In the next of our series, Andrew Nicholls explains how we prepare people for pastoral work.
The very idea of “pastoral” work draws on the idea of the shepherd, who is a pastor for the sheep. Bad shepherds look after themselves, ignore the weak while pursuing their strategies, forcing them into line with harsh brutality, damaging the flock. As a result, lacking the shepherd they really need, the flock wander in search of food but end up becoming food for others (Ezek 34). The Good Shepherd came himself to care, gather, feed, give rest to, search for and bind up the lost and wounded, giving
himself totally in the process (Ezek 34, John 10).
Such a pattern sets a radical agenda for any would-be pastoral worker. We must warn the idle, encourage the timid and help the weak (implying that we must be able to tell which is which or we will do exactly the wrong thing), and be patient with everyone (1 Thess 5:14). We must let our gentleness be evident to all as we rejoice in the Lord and in his presence (Phil 4:4-5).
Some of this can happen from a pulpit in a service, but a lot more must happen somewhere in the other roughly 112 waking hours of a minister's week. Becoming a good pastoral worker means all the biblical, doctrinal, historical, linguistic, cultural study we can cram into the timetable, and careful attention to how we feed real people in real moments of real life. Coronavirus is asking a million new questions a day. Becoming a good pastoral worker means learning how to apply the faith once entrusted to the saints in every new circumstance.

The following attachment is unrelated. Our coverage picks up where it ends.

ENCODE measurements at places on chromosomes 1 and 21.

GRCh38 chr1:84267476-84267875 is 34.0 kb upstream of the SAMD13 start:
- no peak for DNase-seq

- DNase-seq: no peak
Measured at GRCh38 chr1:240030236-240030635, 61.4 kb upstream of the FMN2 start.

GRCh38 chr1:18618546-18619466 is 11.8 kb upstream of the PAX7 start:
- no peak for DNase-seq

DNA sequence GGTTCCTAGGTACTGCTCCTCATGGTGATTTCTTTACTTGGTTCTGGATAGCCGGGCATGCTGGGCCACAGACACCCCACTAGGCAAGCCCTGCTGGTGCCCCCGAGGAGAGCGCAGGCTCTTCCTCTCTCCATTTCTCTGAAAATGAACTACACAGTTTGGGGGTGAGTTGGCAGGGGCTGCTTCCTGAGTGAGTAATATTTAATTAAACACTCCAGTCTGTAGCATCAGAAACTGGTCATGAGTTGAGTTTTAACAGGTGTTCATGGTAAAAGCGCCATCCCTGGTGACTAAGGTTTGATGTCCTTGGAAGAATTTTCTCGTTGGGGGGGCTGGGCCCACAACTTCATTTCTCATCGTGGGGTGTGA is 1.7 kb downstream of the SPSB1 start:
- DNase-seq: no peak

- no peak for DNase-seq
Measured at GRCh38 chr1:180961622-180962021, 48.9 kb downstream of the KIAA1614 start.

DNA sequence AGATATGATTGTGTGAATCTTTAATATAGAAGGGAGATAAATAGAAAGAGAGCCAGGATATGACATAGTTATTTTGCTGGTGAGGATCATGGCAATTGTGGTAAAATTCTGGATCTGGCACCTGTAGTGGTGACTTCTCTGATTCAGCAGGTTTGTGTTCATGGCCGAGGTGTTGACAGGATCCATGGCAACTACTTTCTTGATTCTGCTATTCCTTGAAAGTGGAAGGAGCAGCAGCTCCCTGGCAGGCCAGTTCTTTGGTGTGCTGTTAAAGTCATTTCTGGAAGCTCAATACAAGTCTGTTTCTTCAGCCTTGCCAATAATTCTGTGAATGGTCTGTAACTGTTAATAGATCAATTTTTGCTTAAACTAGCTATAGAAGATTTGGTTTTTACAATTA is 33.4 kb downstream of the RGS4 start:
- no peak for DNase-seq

As churches send people to us for training, therefore, we feel the responsibility to use their time with us to help them become the best ministers they can possibly be. As the newly revalidated programmes' design has progressed, this has meant weaving training in pastoral work into each of the three years - preparing for inter-personal ministry.
Following Jesus' teaching in Luke 6, we lay special emphasis on humility and the dangers of hypocrisy in the first year. We want each student to think about an area of their own life in which growth would be desirable. We want them to be able to find the planks in their own eyes, and have some idea what removing them looks like. We teach them that to do so means attending to their hearts, and growing in personal repentance before Christ the Lord and faith in Christ the Saviour.
In the second year, we'll coach them in the skill of Christian conversation. We want them to know how well they listen, how well they hear what is said and what is not, and how carefully they are able to relate Scripture to what they are discovering about the hearts of other people.
And in the third year we will give them lots of problems to work with, thinking how to apply what they have learned to the complexities of real life in our churches. What will they say, to whom, what will they do, and why, when things look like going belly-up? When a plague gallops towards us and the supermarket has no pasta? At Oak Hill, we want people to know how the gospel equips us to pastor in every possible circumstance.
The 'We are for' series: